I'll begin with mentioning the major problem with this book, basically it's that it was a mother daughter team and what teenager daughter is going to tell her mother that she swears, or ever really does anything wrong and what mother is going to create a character with any moral imperfections if she's writing a story with her daughter? The character flaws are understandable because of the dynamic between the writers of this book, however that doesn't make them any less annoying to the reader. Because of the lack of real honesty between the pair, which is totally common of course, and not an insult, it's the way of the world, Zoey Redbird, the main character of this novel is like a walking Just Say NO campaign. I mean no I don't want to read about a sex crazed, drug addicted, alcoholic teenager who swears like a sailor drunk at a bar. However for her generation she's way beyond prim and proper and delving into prude. While I'll admit there are a few teens like that in the world, those are not the same teens that are dating the quarterback of the football team or rather in her case fending him off. She doesn't curse, she thinks oral sex is being used and demoralized, she won't go out with the quarterback because he drinks and she lectures her friends on the dangers of drinking and smoking. She says words like poopy. What teenager says poopy? Teenage girls realistically think about sex, consider things like oral and regular sex even if they aren't ready to cross that line and actually do anything beyond a chaste kiss. It's part of puberty and it's unrealistic that the thought never even crosses this characters mind and while I don't expect her to curse like a sailor, typical teenagers do curse at least occasionally. And while I'll buy that she's strong enough to resist the peer pressure to drink or do drugs, many teens can, I will not buy that she gives an adult-like lecture to her friends on the dangers of the habits and what influences those habits could have on their future. And if by chance she did do these things she wouldn't be the type of person that got invited to the in crowd parties or attracted the attention of anyone on the football team. I don't care how beautiful she is, even in high school her personality would be off-putting enough that the in-crowd would avoid her. They might talk about her behind her back and the things they'd like to do to her body, but they wouldn't even attempt to date her because being around her would be a complete drag. If the character had been a little more realistic in her behavior concerning real life teenage dangers, this book would have easily been a 5 star novel for me. But as I already mentioned the fact that she isn't doesn't really surprise me.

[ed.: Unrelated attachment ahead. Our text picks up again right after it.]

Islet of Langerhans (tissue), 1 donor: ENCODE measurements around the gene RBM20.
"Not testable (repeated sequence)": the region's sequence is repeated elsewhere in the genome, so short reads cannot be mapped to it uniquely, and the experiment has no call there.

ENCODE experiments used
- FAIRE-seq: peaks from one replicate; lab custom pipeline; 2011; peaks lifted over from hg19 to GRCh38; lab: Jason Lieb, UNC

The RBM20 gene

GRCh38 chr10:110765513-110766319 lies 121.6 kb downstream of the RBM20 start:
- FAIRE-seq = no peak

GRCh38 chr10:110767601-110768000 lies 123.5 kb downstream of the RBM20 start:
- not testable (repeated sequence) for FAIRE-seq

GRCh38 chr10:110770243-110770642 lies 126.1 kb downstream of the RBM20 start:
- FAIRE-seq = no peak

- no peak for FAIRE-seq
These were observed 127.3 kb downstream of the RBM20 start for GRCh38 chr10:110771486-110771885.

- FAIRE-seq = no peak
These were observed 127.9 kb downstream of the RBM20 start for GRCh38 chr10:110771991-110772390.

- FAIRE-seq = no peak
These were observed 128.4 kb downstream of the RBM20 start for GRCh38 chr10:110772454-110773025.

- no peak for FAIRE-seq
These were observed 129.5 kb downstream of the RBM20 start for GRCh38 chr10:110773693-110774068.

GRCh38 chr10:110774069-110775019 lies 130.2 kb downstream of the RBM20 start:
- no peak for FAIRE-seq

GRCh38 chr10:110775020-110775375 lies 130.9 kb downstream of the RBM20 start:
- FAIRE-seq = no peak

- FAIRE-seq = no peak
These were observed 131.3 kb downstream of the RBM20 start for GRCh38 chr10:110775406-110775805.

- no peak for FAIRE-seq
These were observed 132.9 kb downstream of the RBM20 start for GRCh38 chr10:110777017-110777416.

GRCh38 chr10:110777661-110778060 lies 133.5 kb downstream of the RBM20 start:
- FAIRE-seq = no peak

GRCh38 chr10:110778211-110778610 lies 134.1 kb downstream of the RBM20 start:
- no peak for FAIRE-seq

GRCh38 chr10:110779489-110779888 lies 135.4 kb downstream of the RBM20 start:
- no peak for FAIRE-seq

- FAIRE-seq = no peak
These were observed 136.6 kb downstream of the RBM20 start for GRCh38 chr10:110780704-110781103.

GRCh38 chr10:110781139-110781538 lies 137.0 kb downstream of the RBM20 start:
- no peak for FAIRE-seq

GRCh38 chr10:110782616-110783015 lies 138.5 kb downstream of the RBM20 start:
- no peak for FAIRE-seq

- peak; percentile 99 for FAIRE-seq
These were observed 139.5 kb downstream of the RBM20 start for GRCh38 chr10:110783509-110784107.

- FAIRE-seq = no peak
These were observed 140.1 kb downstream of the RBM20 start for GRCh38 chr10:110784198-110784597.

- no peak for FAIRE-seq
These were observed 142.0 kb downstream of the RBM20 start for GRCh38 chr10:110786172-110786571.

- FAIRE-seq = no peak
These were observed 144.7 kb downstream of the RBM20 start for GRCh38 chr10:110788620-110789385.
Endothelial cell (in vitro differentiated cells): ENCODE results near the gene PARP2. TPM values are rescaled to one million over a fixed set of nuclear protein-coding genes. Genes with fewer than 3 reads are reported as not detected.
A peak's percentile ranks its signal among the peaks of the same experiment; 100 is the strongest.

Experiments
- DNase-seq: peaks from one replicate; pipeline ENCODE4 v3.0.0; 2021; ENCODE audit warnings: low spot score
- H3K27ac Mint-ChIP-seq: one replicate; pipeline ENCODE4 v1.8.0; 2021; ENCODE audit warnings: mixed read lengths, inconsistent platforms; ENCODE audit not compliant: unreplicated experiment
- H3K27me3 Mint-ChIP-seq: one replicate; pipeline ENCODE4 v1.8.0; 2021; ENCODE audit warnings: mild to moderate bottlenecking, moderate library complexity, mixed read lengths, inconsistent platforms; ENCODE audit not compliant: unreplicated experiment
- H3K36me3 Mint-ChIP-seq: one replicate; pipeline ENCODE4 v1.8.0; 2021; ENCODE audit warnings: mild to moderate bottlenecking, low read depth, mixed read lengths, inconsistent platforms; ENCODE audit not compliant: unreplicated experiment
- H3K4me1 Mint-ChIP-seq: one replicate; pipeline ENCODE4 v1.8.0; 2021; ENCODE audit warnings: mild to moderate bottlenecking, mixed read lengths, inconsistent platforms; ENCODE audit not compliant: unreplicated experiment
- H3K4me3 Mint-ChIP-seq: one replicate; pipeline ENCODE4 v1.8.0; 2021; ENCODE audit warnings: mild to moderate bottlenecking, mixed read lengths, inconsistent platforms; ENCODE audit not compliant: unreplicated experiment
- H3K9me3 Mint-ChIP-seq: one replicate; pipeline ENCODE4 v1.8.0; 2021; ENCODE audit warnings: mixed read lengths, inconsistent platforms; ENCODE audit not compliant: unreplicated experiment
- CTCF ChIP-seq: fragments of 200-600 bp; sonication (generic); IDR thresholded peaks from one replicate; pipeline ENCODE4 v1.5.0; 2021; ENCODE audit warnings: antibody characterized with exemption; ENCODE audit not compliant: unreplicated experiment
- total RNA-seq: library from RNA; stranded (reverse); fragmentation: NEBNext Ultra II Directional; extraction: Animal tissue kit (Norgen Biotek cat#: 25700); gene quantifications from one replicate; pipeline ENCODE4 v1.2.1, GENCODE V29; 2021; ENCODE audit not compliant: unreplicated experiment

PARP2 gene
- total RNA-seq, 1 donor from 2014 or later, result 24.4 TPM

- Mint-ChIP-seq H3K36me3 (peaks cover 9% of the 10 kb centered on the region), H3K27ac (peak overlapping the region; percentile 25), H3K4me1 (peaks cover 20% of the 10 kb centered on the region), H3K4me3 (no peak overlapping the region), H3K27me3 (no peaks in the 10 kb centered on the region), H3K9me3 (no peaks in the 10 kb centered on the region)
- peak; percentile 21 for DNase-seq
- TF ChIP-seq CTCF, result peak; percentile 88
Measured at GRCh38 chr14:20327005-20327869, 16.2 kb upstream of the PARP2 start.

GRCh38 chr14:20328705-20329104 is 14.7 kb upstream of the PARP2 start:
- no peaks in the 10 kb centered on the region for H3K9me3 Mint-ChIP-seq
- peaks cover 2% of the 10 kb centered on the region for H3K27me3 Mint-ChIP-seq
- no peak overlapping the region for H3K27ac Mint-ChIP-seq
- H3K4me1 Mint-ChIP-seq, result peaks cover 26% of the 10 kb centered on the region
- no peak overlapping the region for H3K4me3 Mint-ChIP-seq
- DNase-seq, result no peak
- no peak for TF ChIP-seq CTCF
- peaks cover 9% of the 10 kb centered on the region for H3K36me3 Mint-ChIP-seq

I read this book in only a couple of hours, it was well paced and easy to read. I didn't even notice the time passing until I'd reached the last page and got annoyed with myself for not having already purchased the entire series. I only bought the first book because I didn't want to invest a bunch of money only to end up hating the series. You sort of have to be cautious in your purchases as an adult reader of young adult novels, some series just aren't mature enough for an adult reader to still enjoy them. That doesn't lessen them as a novel, it just means it's not the type of story that transcends age ranges. This series however is both mature enough for an adult to enjoy and for the most part clean enough to feel safe handing over to a child. The only really questionable scene involves Zoey accidentally walking in on a teenage couple performing oral sex in a hallway. Having said that if your child is old enough to understand there isn't a stork, she's probably mature enough for this book. It's a story about being different being better because you accept and embrace your difference and a story about understanding what a true friend really is and does. Yes it has the excitement and dark suspense of a vampire novel mixed with teen angst, but even with that as of yet, the Cast duo hasn't really made blood, or drinking blood a constant in the book.